Disciples of the New Testament and partakers of the mysteries of Christ, as yet by calling only, but ere long by grace also, make you a new heart and a new spirit Ezekiel 18:31, that there may be gladness among the inhabitants of heaven: for if over one sinner that repents there is joy, according to the Gospel Luke 15:7, how much more shall the salvation of so many souls move the inhabitants of heaven to gladness. As you have entered upon a good and most glorious path, run with reverence the race of godliness. For the Only-begotten Son of God is present here most ready to redeem you, saying, Come unto Me all that labour and are heavy laden, and I will give you rest. Matthew 11:28 You that are clothed with the rough garment of your offenses, who are holden with the cords of your own sins, hear the voice of the Prophet saying, Wash you, make you clean, put away your iniquities from before My eyes Isaiah 1:16: that the choir of Angels may chant over you, Blessed are they whose iniquities are forgiven, and whose sins are covered. You who have just lighted the torches of faith , guard them carefully in your hands unquenched; that He, who erewhile on this all-holy Golgotha opened Paradise to the robber on account of his faith, may grant to you to sing the bridal song.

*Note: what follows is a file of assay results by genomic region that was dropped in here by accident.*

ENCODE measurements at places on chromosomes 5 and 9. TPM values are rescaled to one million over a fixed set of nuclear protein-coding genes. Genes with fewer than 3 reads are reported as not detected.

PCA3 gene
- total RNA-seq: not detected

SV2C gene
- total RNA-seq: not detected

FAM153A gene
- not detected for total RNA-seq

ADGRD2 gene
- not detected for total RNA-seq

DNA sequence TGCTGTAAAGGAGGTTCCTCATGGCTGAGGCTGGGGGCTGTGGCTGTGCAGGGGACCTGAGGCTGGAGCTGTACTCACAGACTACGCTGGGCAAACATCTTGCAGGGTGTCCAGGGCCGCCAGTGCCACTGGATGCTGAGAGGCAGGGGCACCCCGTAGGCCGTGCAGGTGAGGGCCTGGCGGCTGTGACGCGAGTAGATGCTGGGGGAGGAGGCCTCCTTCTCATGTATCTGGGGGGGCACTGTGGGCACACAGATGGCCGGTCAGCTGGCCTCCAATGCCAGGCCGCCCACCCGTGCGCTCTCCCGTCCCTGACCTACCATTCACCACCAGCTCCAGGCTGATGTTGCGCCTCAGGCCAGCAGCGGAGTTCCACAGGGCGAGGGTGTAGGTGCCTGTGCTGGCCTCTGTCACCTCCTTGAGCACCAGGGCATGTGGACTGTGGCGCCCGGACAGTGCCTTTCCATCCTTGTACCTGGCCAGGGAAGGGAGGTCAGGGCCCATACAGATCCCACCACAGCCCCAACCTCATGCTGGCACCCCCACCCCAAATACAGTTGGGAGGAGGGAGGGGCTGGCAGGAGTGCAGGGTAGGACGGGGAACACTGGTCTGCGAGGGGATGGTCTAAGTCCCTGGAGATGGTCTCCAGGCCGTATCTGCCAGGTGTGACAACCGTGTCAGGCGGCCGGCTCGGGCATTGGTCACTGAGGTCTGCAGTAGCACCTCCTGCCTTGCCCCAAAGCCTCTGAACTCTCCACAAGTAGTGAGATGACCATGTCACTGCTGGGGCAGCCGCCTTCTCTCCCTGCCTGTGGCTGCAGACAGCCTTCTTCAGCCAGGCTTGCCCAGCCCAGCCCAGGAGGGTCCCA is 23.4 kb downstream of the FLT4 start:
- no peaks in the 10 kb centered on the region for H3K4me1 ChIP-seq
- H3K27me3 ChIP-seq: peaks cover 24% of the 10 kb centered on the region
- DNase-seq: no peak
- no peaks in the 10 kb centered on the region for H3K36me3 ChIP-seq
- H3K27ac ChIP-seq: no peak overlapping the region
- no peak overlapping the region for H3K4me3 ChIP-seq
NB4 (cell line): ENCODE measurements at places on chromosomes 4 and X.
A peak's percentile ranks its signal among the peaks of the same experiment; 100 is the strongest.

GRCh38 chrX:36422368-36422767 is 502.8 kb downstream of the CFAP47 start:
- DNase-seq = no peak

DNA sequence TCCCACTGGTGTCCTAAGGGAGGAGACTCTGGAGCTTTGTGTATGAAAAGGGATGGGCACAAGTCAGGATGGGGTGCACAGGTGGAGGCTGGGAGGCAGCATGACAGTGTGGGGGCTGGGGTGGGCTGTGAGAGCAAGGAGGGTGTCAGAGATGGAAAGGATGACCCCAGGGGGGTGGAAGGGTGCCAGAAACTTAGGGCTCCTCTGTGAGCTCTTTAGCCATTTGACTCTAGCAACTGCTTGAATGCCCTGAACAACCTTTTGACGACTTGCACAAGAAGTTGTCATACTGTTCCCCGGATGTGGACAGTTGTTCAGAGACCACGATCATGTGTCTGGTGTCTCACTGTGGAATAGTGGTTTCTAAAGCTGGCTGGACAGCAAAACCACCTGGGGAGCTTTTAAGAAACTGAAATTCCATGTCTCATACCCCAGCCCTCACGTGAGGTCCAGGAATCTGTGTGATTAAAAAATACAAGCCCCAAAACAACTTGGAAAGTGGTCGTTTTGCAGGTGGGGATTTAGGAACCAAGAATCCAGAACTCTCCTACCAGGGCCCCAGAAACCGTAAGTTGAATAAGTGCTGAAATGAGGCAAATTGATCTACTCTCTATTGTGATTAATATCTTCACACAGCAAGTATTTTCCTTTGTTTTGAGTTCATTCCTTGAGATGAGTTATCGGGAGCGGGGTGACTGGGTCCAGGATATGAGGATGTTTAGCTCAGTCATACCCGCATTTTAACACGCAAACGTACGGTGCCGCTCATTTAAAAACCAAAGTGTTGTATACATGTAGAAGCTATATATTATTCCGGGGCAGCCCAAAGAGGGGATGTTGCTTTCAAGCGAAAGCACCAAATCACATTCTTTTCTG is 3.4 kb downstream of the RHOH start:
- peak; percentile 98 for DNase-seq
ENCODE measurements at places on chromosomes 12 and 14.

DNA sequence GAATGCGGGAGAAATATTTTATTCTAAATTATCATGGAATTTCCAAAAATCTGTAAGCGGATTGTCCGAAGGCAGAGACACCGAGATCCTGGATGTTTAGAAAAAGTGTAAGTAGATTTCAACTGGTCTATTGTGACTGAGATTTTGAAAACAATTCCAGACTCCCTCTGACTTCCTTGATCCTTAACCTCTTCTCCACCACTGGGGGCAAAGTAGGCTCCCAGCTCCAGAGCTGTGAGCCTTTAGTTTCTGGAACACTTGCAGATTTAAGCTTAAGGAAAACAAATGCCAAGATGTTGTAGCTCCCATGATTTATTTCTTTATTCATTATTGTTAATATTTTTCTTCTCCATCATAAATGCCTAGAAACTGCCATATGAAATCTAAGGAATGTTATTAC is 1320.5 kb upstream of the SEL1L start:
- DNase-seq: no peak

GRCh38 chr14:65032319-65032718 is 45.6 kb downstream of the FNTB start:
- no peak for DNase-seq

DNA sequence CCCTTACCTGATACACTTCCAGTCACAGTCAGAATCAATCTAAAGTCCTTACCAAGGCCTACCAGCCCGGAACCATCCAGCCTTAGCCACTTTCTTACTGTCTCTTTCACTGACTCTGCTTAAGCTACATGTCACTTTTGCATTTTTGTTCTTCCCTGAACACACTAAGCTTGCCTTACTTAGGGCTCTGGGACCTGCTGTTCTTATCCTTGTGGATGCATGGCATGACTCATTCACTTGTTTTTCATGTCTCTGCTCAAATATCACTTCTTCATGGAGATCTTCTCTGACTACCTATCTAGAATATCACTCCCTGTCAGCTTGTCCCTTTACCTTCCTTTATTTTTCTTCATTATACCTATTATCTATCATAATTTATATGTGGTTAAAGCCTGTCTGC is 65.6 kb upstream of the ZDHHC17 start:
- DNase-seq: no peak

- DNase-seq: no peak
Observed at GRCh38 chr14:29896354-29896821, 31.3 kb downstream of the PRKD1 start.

-St. Cyril of Jerusalem, Catechetical Lecture 1

 

While eating breakfast this morning with Fr. John we started listening to this homily by a spiritual son of St. Paisios the Athonite. This spiritual son is in fact the “young man” in the book The Gurus, the Young Man, and Elder Paisios. If you have not read this book I highly recommend it.

The “Young Man”, whose real name is Athanasios Rakovalis, begins the homily with these words, “I’d like to thank you all for being here, and to say that I am happy you are all here because your presence here shows that you wish to learn about St. Paisios, and this contains a type of grace. Before I begin my talk, I’d like to request from all of you if you are able to say an internal prayer to St. Paisios now, to ‘lend a hand’ to help me make my talk and for us all to leave here benefited – both you and I.”

When I heard these words by St. Paisios’ lay-disciple I paused the video and turned to Fr. John, “That is what it was like in Greece!” I said.

While it is customary for different cultures to have words of greeting, the charm of the Orthodox mindset is the humility and mutual love shared amidst Orthodox Christians.

Athanasios, a physics teachers, is there to give a homily, to teach and instruct, but rather than show himself to be “an expert” he first calls on his Christian brothers and sisters so that through their prayers – not his words – all might be benefited. This kind of mindset is not easily taught. It is the kind of mindset we must “put on” (Galatians 3:27) ourselves as Orthodox Christians. This, I believe, is what is meant by “we have the mind of Christ” (1 Corinthians 2:16).